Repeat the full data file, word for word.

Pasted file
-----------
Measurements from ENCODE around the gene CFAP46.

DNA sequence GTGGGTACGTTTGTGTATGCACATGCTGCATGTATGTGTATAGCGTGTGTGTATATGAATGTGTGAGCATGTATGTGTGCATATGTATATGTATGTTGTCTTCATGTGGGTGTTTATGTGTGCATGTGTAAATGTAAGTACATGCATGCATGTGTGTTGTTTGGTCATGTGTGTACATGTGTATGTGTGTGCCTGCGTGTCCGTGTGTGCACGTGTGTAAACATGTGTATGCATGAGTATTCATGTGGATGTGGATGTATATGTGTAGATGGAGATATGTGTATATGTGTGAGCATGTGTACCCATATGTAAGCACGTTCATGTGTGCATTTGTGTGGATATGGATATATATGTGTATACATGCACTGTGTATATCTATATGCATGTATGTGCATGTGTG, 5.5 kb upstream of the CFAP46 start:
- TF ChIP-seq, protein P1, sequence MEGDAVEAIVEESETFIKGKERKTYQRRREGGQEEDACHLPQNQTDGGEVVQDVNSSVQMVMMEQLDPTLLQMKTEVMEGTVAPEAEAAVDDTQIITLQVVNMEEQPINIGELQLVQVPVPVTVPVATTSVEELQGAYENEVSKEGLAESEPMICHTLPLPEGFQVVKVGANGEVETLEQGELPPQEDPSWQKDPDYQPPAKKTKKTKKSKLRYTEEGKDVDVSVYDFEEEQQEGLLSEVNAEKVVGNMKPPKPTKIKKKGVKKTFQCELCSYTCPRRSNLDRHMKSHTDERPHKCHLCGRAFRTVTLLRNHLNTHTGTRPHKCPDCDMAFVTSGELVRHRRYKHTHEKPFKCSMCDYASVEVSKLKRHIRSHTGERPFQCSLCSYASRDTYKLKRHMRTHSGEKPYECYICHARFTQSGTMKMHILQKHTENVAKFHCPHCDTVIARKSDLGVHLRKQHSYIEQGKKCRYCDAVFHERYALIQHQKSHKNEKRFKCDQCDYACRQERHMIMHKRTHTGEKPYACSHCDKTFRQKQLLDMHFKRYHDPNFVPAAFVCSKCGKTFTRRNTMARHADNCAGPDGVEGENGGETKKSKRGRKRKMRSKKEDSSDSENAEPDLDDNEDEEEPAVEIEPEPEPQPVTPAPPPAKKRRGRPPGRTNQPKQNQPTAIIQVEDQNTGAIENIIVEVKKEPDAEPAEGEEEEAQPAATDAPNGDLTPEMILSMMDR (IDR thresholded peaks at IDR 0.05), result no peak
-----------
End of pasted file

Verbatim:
Measurements from ENCODE around the gene CFAP46.

DNA sequence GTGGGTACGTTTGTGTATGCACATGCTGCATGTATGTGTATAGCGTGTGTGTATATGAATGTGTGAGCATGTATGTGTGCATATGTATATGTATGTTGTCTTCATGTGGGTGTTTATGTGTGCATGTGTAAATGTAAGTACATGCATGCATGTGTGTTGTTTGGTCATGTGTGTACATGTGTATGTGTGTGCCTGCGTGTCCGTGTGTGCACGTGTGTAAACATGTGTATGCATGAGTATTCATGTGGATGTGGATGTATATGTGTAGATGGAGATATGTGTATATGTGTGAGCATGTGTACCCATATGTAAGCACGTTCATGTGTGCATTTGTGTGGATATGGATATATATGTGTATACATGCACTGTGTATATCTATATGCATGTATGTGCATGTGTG, 5.5 kb upstream of the CFAP46 start:
- TF ChIP-seq, protein P1, sequence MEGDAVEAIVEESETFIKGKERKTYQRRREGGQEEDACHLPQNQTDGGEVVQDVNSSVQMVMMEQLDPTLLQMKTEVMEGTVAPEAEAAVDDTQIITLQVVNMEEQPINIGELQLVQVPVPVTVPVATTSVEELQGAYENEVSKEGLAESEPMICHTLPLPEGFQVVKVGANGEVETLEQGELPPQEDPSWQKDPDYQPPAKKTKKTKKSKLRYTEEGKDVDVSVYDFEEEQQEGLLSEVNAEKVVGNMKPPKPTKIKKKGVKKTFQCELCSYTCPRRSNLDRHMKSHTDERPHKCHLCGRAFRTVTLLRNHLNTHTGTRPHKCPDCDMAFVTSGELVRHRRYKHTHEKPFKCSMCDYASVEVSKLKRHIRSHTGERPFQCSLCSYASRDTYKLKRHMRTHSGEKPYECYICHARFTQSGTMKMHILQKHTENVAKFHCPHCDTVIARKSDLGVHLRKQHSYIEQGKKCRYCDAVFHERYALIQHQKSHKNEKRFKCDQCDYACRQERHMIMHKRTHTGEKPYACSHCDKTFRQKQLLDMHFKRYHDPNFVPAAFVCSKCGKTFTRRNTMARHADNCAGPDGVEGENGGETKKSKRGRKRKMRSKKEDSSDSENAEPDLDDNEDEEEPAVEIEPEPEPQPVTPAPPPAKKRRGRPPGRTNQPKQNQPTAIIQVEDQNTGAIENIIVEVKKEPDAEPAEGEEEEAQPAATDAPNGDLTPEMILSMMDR (IDR thresholded peaks at IDR 0.05), result no peak